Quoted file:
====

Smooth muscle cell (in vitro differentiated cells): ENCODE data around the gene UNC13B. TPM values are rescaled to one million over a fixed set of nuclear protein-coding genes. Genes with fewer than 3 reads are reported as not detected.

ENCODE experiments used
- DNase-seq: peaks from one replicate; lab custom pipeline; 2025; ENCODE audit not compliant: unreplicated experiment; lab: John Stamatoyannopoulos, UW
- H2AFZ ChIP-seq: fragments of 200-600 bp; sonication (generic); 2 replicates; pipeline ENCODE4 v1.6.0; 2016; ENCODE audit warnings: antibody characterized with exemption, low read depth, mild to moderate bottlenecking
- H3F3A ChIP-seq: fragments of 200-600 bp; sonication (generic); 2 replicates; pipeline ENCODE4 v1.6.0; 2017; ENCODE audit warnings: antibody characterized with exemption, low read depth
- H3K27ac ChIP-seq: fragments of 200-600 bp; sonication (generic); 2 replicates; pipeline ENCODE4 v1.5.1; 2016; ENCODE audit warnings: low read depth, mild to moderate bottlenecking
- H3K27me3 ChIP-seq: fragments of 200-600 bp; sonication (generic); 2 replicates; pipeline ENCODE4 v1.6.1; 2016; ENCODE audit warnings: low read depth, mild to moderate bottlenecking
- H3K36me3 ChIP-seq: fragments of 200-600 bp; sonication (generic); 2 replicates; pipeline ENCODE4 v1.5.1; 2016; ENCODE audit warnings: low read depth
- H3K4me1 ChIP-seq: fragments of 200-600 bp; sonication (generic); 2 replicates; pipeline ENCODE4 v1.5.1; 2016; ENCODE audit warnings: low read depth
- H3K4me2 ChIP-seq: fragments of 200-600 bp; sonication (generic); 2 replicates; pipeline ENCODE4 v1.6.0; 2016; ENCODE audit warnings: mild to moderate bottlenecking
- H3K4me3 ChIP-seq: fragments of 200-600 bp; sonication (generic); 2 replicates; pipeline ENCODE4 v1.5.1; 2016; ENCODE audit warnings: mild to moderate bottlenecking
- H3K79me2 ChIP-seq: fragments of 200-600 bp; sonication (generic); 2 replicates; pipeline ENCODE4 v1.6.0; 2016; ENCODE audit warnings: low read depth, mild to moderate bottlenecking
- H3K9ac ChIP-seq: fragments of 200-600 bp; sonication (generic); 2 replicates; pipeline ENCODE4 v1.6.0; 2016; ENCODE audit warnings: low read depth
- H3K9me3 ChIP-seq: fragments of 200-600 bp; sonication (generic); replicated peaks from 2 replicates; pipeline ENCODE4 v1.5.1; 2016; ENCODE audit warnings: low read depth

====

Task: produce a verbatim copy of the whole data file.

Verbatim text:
Smooth muscle cell (in vitro differentiated cells): ENCODE data around the gene UNC13B. TPM values are rescaled to one million over a fixed set of nuclear protein-coding genes. Genes with fewer than 3 reads are reported as not detected.

ENCODE experiments used
- DNase-seq: peaks from one replicate; lab custom pipeline; 2025; ENCODE audit not compliant: unreplicated experiment; lab: John Stamatoyannopoulos, UW
- H2AFZ ChIP-seq: fragments of 200-600 bp; sonication (generic); 2 replicates; pipeline ENCODE4 v1.6.0; 2016; ENCODE audit warnings: antibody characterized with exemption, low read depth, mild to moderate bottlenecking
- H3F3A ChIP-seq: fragments of 200-600 bp; sonication (generic); 2 replicates; pipeline ENCODE4 v1.6.0; 2017; ENCODE audit warnings: antibody characterized with exemption, low read depth
- H3K27ac ChIP-seq: fragments of 200-600 bp; sonication (generic); 2 replicates; pipeline ENCODE4 v1.5.1; 2016; ENCODE audit warnings: low read depth, mild to moderate bottlenecking
- H3K27me3 ChIP-seq: fragments of 200-600 bp; sonication (generic); 2 replicates; pipeline ENCODE4 v1.6.1; 2016; ENCODE audit warnings: low read depth, mild to moderate bottlenecking
- H3K36me3 ChIP-seq: fragments of 200-600 bp; sonication (generic); 2 replicates; pipeline ENCODE4 v1.5.1; 2016; ENCODE audit warnings: low read depth
- H3K4me1 ChIP-seq: fragments of 200-600 bp; sonication (generic); 2 replicates; pipeline ENCODE4 v1.5.1; 2016; ENCODE audit warnings: low read depth
- H3K4me2 ChIP-seq: fragments of 200-600 bp; sonication (generic); 2 replicates; pipeline ENCODE4 v1.6.0; 2016; ENCODE audit warnings: mild to moderate bottlenecking
- H3K4me3 ChIP-seq: fragments of 200-600 bp; sonication (generic); 2 replicates; pipeline ENCODE4 v1.5.1; 2016; ENCODE audit warnings: mild to moderate bottlenecking
- H3K79me2 ChIP-seq: fragments of 200-600 bp; sonication (generic); 2 replicates; pipeline ENCODE4 v1.6.0; 2016; ENCODE audit warnings: low read depth, mild to moderate bottlenecking
- H3K9ac ChIP-seq: fragments of 200-600 bp; sonication (generic); 2 replicates; pipeline ENCODE4 v1.6.0; 2016; ENCODE audit warnings: low read depth
- H3K9me3 ChIP-seq: fragments of 200-600 bp; sonication (generic); replicated peaks from 2 replicates; pipeline ENCODE4 v1.5.1; 2016; ENCODE audit warnings: low read depth